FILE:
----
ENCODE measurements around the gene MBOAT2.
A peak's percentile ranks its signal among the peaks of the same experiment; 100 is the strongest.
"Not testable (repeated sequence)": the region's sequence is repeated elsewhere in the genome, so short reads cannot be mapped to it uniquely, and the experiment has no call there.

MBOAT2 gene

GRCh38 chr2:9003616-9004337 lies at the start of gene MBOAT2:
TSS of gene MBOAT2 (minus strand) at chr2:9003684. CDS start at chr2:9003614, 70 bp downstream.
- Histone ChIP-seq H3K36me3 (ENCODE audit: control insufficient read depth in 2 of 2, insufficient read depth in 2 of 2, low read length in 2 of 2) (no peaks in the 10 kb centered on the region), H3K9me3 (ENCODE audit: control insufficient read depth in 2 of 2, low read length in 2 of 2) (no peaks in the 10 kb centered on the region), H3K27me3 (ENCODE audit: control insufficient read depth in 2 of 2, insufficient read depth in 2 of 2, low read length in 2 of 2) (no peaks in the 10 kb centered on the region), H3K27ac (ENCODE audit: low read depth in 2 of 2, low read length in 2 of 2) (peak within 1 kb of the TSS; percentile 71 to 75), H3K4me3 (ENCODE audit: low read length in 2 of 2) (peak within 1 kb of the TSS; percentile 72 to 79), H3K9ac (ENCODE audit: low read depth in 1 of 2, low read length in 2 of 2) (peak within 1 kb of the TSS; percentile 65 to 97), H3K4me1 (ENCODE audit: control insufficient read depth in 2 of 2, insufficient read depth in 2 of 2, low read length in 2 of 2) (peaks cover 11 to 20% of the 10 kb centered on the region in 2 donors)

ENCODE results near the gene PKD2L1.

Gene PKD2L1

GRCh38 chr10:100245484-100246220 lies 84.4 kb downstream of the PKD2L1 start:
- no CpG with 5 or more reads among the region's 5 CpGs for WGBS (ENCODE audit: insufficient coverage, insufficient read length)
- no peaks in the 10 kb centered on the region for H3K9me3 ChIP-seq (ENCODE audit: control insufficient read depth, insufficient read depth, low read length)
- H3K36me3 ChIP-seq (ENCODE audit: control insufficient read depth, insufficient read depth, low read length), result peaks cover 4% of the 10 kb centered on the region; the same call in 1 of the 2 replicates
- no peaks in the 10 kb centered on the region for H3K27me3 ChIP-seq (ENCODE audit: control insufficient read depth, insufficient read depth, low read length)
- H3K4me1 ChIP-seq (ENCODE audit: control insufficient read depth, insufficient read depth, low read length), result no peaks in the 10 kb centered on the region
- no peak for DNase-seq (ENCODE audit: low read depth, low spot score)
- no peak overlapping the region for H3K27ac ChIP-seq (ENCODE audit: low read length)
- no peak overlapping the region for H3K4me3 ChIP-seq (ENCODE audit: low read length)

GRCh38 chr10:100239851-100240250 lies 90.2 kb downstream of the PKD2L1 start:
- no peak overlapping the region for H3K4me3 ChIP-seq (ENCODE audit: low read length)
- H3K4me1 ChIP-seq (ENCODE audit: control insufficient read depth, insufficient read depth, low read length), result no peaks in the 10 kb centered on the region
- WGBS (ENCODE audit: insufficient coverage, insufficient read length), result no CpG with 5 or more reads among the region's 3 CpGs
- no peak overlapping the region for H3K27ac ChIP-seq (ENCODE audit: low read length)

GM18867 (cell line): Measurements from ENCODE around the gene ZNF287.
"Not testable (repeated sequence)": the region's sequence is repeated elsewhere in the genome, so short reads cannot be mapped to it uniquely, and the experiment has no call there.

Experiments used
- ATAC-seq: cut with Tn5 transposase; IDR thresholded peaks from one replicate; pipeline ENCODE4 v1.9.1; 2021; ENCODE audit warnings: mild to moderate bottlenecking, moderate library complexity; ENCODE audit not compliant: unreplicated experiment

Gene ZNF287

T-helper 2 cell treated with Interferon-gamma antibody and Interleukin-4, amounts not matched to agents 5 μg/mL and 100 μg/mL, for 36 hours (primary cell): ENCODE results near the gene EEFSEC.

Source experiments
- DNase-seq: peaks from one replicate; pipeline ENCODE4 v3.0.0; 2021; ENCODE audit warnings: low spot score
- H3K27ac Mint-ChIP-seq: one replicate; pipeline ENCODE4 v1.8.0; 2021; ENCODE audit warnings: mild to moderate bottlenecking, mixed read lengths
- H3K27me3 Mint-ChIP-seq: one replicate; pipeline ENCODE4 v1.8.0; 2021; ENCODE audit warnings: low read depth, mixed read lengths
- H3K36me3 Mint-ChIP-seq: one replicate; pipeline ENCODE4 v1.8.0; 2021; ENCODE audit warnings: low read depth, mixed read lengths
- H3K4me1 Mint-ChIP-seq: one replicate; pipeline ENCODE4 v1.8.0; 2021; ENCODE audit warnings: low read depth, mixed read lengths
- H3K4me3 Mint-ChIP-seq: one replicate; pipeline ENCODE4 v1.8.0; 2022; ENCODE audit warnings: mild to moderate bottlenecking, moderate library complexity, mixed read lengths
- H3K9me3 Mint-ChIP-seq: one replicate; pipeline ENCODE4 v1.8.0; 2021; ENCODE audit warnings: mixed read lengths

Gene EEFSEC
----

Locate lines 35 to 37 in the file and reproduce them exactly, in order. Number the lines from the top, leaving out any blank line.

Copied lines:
- H3K4me1 Mint-ChIP-seq: one replicate; pipeline ENCODE4 v1.8.0; 2021; ENCODE audit warnings: low read depth, mixed read lengths
- H3K4me3 Mint-ChIP-seq: one replicate; pipeline ENCODE4 v1.8.0; 2022; ENCODE audit warnings: mild to moderate bottlenecking, moderate library complexity, mixed read lengths
- H3K9me3 Mint-ChIP-seq: one replicate; pipeline ENCODE4 v1.8.0; 2021; ENCODE audit warnings: mixed read lengths